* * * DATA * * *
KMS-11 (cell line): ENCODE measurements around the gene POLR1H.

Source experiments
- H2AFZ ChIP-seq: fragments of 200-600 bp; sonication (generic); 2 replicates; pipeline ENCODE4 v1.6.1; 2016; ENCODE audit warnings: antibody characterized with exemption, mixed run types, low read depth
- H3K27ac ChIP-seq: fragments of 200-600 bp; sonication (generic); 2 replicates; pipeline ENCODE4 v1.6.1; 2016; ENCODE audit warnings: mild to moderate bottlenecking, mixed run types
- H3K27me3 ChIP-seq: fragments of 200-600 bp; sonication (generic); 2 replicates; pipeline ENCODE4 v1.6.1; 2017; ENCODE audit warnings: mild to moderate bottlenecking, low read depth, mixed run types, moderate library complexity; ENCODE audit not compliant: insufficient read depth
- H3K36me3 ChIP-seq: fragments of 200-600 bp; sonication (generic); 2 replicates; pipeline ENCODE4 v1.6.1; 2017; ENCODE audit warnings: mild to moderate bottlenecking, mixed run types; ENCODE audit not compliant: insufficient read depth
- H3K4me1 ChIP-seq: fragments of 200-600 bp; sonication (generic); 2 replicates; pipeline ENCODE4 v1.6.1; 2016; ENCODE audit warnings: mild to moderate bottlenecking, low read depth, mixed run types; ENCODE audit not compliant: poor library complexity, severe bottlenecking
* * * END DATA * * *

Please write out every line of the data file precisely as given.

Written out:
KMS-11 (cell line): ENCODE measurements around the gene POLR1H.

Source experiments
- H2AFZ ChIP-seq: fragments of 200-600 bp; sonication (generic); 2 replicates; pipeline ENCODE4 v1.6.1; 2016; ENCODE audit warnings: antibody characterized with exemption, mixed run types, low read depth
- H3K27ac ChIP-seq: fragments of 200-600 bp; sonication (generic); 2 replicates; pipeline ENCODE4 v1.6.1; 2016; ENCODE audit warnings: mild to moderate bottlenecking, mixed run types
- H3K27me3 ChIP-seq: fragments of 200-600 bp; sonication (generic); 2 replicates; pipeline ENCODE4 v1.6.1; 2017; ENCODE audit warnings: mild to moderate bottlenecking, low read depth, mixed run types, moderate library complexity; ENCODE audit not compliant: insufficient read depth
- H3K36me3 ChIP-seq: fragments of 200-600 bp; sonication (generic); 2 replicates; pipeline ENCODE4 v1.6.1; 2017; ENCODE audit warnings: mild to moderate bottlenecking, mixed run types; ENCODE audit not compliant: insufficient read depth
- H3K4me1 ChIP-seq: fragments of 200-600 bp; sonication (generic); 2 replicates; pipeline ENCODE4 v1.6.1; 2016; ENCODE audit warnings: mild to moderate bottlenecking, low read depth, mixed run types; ENCODE audit not compliant: poor library complexity, severe bottlenecking